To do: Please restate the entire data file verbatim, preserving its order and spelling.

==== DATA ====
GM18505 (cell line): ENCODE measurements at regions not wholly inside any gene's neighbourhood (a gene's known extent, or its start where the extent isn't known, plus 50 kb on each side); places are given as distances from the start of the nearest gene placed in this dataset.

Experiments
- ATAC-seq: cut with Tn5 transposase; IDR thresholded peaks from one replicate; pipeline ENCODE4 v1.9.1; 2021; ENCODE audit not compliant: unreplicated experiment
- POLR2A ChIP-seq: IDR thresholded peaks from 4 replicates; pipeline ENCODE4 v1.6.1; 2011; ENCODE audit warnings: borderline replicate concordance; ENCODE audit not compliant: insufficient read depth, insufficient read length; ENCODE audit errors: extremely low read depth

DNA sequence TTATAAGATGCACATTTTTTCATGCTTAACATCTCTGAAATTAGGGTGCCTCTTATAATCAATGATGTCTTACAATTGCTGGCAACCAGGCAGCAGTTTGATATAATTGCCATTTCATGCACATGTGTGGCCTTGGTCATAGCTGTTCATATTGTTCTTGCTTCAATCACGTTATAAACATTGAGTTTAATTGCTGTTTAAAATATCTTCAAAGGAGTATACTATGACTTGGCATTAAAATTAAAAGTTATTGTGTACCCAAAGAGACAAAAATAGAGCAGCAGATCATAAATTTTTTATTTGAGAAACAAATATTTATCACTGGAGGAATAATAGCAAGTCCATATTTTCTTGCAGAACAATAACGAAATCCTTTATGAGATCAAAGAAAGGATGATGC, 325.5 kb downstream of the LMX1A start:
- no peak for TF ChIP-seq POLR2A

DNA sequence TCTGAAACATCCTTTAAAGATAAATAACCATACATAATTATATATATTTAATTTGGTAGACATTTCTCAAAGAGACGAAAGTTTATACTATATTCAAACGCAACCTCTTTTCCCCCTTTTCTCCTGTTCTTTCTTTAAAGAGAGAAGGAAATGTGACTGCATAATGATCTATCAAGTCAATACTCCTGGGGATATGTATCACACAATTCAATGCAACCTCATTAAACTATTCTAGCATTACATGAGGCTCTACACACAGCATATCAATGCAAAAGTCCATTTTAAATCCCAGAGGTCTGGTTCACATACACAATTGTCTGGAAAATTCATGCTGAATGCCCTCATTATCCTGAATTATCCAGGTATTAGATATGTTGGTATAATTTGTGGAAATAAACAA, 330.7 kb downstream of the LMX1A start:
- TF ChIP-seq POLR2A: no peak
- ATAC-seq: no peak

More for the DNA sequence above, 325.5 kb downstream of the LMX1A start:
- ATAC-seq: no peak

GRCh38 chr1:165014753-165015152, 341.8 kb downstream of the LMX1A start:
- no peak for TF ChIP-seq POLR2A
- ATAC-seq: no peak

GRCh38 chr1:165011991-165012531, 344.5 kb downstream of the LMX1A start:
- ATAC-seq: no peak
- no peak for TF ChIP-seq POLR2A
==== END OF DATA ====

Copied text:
GM18505 (cell line): ENCODE measurements at regions not wholly inside any gene's neighbourhood (a gene's known extent, or its start where the extent isn't known, plus 50 kb on each side); places are given as distances from the start of the nearest gene placed in this dataset.

Experiments
- ATAC-seq: cut with Tn5 transposase; IDR thresholded peaks from one replicate; pipeline ENCODE4 v1.9.1; 2021; ENCODE audit not compliant: unreplicated experiment
- POLR2A ChIP-seq: IDR thresholded peaks from 4 replicates; pipeline ENCODE4 v1.6.1; 2011; ENCODE audit warnings: borderline replicate concordance; ENCODE audit not compliant: insufficient read depth, insufficient read length; ENCODE audit errors: extremely low read depth

DNA sequence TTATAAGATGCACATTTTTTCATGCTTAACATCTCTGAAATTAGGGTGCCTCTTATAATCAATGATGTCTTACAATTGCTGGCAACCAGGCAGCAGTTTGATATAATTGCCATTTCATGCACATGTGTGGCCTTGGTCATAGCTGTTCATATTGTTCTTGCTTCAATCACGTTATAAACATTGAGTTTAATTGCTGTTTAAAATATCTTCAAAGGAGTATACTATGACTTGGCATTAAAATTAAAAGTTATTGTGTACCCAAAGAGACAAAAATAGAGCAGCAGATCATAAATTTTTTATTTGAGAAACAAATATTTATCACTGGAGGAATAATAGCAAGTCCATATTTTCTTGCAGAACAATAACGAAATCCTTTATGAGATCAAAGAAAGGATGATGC, 325.5 kb downstream of the LMX1A start:
- no peak for TF ChIP-seq POLR2A

DNA sequence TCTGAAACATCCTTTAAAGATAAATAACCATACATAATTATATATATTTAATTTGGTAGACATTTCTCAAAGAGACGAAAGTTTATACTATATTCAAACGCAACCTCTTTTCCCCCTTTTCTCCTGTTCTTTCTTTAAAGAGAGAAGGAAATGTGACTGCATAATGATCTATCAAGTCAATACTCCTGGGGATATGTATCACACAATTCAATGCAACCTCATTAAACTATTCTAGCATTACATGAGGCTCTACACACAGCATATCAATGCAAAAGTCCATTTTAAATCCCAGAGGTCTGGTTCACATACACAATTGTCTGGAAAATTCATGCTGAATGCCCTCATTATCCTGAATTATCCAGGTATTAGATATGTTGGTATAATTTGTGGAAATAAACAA, 330.7 kb downstream of the LMX1A start:
- TF ChIP-seq POLR2A: no peak
- ATAC-seq: no peak

More for the DNA sequence above, 325.5 kb downstream of the LMX1A start:
- ATAC-seq: no peak

GRCh38 chr1:165014753-165015152, 341.8 kb downstream of the LMX1A start:
- no peak for TF ChIP-seq POLR2A
- ATAC-seq: no peak

GRCh38 chr1:165011991-165012531, 344.5 kb downstream of the LMX1A start:
- ATAC-seq: no peak
- no peak for TF ChIP-seq POLR2A